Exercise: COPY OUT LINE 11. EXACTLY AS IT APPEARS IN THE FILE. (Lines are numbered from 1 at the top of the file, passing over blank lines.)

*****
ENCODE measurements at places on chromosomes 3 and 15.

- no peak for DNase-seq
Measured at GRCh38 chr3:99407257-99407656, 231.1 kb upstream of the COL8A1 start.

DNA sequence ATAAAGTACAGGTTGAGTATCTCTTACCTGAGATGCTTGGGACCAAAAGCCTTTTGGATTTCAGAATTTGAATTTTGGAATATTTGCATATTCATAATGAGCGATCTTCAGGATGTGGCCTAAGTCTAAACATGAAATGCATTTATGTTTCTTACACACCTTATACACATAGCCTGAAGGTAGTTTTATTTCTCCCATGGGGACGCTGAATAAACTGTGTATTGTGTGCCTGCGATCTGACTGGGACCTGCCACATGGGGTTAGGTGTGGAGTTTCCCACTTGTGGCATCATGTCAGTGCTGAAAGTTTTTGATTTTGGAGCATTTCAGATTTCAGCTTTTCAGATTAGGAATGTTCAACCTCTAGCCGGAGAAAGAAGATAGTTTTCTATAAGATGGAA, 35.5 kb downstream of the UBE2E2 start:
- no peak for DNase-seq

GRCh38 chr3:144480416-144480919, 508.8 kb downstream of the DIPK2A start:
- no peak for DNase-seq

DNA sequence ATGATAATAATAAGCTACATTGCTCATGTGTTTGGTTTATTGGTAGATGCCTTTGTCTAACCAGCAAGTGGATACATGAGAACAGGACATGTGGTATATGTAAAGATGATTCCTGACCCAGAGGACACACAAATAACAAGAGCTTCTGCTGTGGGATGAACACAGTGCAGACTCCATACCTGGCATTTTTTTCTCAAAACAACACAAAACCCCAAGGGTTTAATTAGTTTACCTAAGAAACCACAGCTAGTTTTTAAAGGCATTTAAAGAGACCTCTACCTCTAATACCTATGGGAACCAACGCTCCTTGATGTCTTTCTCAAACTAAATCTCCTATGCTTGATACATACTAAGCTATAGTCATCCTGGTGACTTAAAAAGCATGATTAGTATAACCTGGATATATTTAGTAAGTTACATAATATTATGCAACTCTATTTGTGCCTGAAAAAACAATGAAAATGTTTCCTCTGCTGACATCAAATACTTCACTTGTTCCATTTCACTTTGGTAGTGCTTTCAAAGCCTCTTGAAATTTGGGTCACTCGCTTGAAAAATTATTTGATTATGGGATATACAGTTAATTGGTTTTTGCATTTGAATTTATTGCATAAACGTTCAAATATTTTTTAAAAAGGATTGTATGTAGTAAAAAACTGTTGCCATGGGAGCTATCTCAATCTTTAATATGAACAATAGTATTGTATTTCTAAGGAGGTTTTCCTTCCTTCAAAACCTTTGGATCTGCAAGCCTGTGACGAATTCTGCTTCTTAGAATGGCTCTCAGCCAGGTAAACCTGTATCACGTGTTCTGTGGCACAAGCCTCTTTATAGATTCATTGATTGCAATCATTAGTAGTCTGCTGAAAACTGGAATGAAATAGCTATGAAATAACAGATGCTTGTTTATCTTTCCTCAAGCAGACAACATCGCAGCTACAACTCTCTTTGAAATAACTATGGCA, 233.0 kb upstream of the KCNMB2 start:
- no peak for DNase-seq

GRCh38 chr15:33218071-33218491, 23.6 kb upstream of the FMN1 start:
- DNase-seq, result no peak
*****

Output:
- DNase-seq, result no peak